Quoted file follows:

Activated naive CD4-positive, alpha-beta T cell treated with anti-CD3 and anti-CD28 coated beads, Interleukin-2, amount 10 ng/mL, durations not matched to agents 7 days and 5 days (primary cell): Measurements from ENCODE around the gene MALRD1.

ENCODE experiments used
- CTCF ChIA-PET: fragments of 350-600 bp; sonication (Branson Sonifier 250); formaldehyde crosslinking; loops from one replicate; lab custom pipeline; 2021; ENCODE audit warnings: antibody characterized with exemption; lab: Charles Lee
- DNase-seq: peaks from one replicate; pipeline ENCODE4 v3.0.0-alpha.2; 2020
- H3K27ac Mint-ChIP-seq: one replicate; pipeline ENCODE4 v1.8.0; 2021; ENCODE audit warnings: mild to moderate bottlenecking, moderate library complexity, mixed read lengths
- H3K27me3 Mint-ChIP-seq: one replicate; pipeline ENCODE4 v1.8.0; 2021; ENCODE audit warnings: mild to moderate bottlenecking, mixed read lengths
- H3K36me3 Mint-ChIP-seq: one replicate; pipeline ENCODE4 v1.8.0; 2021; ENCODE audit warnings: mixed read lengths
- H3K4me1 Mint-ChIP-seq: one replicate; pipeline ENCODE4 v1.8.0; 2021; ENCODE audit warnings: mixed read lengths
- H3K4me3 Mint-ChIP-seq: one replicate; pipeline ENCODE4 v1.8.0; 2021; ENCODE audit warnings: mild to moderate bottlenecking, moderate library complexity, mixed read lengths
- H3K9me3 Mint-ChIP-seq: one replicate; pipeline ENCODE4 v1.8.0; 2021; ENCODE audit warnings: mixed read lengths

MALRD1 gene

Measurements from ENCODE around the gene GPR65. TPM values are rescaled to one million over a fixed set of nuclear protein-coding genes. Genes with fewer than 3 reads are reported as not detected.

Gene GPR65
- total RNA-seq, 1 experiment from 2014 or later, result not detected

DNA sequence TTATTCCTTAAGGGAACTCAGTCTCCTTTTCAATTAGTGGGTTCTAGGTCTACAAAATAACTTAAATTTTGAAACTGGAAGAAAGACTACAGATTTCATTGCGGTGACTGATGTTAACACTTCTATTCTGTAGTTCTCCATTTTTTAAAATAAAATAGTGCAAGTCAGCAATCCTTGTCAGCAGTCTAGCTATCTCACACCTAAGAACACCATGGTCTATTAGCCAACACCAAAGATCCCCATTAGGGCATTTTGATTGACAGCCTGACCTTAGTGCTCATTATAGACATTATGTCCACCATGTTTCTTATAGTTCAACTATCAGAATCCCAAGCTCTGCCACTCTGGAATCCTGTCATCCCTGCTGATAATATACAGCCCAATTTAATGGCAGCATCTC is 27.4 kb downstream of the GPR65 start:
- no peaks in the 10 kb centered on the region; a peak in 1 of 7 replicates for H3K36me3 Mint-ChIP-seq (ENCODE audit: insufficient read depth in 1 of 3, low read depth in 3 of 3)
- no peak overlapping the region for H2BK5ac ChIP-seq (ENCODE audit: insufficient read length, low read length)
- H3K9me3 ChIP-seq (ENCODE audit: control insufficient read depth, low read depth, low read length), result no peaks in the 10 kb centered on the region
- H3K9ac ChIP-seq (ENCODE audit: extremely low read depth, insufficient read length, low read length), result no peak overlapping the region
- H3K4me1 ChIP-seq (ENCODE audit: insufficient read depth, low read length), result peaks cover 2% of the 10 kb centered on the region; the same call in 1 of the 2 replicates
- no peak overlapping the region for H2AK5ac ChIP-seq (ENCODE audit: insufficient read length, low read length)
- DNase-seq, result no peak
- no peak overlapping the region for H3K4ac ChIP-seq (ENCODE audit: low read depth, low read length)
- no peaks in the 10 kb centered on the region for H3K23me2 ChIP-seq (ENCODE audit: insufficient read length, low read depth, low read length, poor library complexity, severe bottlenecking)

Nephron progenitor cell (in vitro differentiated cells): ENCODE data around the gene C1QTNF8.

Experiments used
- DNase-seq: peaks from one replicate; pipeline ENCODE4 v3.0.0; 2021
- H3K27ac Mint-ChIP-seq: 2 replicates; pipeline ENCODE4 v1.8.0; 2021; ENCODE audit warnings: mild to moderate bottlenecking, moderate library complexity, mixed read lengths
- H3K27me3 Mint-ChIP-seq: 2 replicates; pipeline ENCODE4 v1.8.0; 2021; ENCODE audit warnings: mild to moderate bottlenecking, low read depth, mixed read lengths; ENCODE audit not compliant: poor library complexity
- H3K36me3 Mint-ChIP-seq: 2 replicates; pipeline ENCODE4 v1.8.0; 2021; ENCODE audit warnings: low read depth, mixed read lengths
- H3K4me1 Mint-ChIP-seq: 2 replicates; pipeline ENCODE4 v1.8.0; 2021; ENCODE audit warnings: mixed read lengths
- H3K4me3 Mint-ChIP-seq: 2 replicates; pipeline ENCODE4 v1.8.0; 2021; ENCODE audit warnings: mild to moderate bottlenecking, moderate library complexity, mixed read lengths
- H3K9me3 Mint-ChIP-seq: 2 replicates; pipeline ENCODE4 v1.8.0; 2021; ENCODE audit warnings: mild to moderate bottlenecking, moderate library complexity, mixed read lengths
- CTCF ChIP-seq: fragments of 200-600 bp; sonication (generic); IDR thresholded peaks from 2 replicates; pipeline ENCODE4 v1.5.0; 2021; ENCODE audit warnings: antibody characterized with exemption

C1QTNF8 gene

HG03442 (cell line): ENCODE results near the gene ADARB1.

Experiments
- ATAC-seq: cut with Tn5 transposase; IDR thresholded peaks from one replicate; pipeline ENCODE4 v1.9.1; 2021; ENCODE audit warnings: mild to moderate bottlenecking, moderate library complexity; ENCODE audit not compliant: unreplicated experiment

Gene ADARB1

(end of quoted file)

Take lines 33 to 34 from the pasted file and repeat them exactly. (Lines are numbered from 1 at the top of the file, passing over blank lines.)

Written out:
- H3K9me3 Mint-ChIP-seq: 2 replicates; pipeline ENCODE4 v1.8.0; 2021; ENCODE audit warnings: mild to moderate bottlenecking, moderate library complexity, mixed read lengths
- CTCF ChIP-seq: fragments of 200-600 bp; sonication (generic); IDR thresholded peaks from 2 replicates; pipeline ENCODE4 v1.5.0; 2021; ENCODE audit warnings: antibody characterized with exemption